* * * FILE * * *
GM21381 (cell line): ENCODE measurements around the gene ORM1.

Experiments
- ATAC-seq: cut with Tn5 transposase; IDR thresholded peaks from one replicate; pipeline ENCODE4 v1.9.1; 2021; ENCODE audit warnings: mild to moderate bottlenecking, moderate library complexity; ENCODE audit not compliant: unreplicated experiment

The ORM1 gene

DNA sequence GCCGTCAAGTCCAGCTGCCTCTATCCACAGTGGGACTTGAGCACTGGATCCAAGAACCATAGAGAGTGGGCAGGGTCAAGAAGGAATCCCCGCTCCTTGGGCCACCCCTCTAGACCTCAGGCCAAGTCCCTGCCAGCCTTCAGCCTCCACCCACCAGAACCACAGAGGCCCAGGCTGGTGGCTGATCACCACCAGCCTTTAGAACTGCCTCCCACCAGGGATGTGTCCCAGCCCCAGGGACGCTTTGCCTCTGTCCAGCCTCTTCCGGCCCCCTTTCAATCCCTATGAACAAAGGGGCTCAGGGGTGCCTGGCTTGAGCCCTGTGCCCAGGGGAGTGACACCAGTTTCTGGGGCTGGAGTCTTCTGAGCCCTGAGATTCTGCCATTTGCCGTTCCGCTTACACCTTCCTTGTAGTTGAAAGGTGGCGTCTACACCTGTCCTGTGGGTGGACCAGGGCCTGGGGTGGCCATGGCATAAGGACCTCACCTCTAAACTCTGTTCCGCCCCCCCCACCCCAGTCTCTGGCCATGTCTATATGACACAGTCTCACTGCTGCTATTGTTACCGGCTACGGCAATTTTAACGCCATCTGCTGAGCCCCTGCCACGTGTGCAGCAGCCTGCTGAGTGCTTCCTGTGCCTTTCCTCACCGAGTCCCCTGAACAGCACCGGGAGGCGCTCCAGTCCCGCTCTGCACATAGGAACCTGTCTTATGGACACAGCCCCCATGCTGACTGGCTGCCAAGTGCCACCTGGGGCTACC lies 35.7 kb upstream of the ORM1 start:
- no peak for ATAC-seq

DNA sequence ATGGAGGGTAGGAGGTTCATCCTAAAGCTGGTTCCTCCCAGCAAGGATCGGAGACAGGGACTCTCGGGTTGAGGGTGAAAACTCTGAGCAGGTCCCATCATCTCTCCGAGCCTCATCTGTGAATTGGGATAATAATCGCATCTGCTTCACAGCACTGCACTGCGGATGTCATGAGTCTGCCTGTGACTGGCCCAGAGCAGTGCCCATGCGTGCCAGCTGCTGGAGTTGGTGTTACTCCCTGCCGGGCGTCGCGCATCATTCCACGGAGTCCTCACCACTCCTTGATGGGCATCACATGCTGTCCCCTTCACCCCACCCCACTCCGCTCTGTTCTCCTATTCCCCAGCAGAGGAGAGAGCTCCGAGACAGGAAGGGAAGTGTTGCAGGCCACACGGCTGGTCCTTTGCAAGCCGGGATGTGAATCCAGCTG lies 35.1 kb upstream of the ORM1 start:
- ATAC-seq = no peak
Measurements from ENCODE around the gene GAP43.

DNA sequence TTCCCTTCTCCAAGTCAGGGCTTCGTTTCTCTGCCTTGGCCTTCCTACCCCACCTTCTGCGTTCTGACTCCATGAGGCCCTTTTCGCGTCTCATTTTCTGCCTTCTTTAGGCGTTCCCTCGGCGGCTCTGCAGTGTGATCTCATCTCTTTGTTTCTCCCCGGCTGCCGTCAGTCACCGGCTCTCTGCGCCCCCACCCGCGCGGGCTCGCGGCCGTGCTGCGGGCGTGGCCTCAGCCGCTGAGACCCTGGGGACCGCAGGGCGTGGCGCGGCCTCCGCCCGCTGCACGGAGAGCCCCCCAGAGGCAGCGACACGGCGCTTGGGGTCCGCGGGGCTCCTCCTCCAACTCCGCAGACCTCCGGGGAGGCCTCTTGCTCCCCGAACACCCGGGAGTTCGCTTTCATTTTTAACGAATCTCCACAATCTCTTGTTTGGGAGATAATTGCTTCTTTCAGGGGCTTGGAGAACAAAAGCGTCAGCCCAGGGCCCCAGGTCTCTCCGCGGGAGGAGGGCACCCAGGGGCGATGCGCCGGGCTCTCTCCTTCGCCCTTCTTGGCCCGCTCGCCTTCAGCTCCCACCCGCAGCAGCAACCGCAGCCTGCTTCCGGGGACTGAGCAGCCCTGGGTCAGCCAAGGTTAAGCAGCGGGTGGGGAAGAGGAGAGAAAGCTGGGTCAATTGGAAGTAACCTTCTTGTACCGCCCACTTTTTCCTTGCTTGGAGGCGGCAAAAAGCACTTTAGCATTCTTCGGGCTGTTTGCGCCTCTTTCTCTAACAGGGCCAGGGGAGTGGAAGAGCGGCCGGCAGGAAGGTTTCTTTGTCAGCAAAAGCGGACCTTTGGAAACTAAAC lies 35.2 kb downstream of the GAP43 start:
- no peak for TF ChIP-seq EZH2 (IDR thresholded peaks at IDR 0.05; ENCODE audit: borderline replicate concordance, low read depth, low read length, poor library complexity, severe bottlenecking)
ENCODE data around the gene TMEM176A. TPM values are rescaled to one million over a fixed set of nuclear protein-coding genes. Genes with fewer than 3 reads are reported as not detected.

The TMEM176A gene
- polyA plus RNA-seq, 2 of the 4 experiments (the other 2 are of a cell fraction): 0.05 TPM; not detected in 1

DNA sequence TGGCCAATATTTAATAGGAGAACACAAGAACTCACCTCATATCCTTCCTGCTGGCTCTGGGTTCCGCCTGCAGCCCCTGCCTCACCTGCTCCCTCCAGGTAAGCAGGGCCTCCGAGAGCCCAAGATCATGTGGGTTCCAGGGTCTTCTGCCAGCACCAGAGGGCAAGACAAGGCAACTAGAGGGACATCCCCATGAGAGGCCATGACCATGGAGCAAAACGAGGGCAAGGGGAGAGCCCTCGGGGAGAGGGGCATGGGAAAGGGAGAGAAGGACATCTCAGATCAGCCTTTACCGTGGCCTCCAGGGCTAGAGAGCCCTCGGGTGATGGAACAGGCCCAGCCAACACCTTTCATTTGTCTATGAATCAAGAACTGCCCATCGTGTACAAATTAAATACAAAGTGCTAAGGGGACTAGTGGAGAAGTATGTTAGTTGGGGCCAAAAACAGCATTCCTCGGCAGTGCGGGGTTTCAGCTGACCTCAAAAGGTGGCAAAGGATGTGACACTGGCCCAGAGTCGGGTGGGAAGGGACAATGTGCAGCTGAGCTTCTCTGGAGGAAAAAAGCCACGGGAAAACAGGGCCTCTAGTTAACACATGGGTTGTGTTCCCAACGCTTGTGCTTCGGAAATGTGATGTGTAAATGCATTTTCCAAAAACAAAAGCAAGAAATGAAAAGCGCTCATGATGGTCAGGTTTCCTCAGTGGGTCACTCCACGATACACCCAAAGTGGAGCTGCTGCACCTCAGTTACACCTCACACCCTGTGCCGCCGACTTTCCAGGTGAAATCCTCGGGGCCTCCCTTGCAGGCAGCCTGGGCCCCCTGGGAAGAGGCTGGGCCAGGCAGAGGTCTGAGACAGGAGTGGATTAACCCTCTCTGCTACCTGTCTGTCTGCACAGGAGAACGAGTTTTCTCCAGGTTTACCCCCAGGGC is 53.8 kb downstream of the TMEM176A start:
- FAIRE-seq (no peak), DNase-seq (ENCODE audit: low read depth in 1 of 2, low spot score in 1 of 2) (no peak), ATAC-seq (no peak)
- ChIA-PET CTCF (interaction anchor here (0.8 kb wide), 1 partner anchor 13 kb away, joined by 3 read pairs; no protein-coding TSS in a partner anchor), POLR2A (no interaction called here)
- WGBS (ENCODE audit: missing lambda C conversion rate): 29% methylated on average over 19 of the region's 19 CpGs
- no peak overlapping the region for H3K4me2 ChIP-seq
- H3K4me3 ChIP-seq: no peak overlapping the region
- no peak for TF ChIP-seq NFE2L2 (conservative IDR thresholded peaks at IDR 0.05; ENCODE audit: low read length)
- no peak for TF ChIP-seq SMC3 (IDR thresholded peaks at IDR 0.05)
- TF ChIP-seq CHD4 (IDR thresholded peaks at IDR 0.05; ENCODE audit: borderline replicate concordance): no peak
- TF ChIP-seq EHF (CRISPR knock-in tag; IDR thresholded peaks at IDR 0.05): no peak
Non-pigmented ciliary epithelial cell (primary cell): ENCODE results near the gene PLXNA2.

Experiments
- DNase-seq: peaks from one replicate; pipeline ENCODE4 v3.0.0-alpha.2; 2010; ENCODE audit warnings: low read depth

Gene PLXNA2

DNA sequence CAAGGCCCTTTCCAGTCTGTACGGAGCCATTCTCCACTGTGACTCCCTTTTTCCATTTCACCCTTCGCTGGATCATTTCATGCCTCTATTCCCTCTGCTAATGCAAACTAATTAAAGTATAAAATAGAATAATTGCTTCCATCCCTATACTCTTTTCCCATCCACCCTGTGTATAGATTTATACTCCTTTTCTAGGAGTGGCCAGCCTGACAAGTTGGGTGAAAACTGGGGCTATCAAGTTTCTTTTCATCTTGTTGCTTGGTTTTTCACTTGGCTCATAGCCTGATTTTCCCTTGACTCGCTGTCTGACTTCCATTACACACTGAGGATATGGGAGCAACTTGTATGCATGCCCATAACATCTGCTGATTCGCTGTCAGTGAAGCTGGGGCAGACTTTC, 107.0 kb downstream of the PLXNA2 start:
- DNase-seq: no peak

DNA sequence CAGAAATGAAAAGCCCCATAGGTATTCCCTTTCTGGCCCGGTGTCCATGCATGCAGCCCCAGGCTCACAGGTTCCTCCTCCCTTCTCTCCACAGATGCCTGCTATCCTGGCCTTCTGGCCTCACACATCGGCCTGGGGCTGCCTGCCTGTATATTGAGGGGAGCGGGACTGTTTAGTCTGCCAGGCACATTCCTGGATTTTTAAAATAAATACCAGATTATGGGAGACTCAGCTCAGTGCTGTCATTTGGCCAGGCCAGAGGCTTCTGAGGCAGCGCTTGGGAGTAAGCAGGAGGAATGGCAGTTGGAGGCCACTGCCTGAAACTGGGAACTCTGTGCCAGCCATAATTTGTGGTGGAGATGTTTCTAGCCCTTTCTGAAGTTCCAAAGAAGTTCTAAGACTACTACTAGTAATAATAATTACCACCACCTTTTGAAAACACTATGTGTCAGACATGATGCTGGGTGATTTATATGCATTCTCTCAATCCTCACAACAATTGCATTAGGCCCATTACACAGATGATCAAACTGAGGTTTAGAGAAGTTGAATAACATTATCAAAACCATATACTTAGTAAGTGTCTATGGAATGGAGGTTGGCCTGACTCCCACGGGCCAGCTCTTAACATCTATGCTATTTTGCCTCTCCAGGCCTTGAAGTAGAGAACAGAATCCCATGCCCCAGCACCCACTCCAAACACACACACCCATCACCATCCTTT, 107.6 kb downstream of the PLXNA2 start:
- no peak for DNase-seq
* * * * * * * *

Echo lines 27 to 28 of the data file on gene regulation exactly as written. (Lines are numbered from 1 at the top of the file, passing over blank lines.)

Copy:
- DNase-seq: peaks from one replicate; pipeline ENCODE4 v3.0.0-alpha.2; 2010; ENCODE audit warnings: low read depth

Gene PLXNA2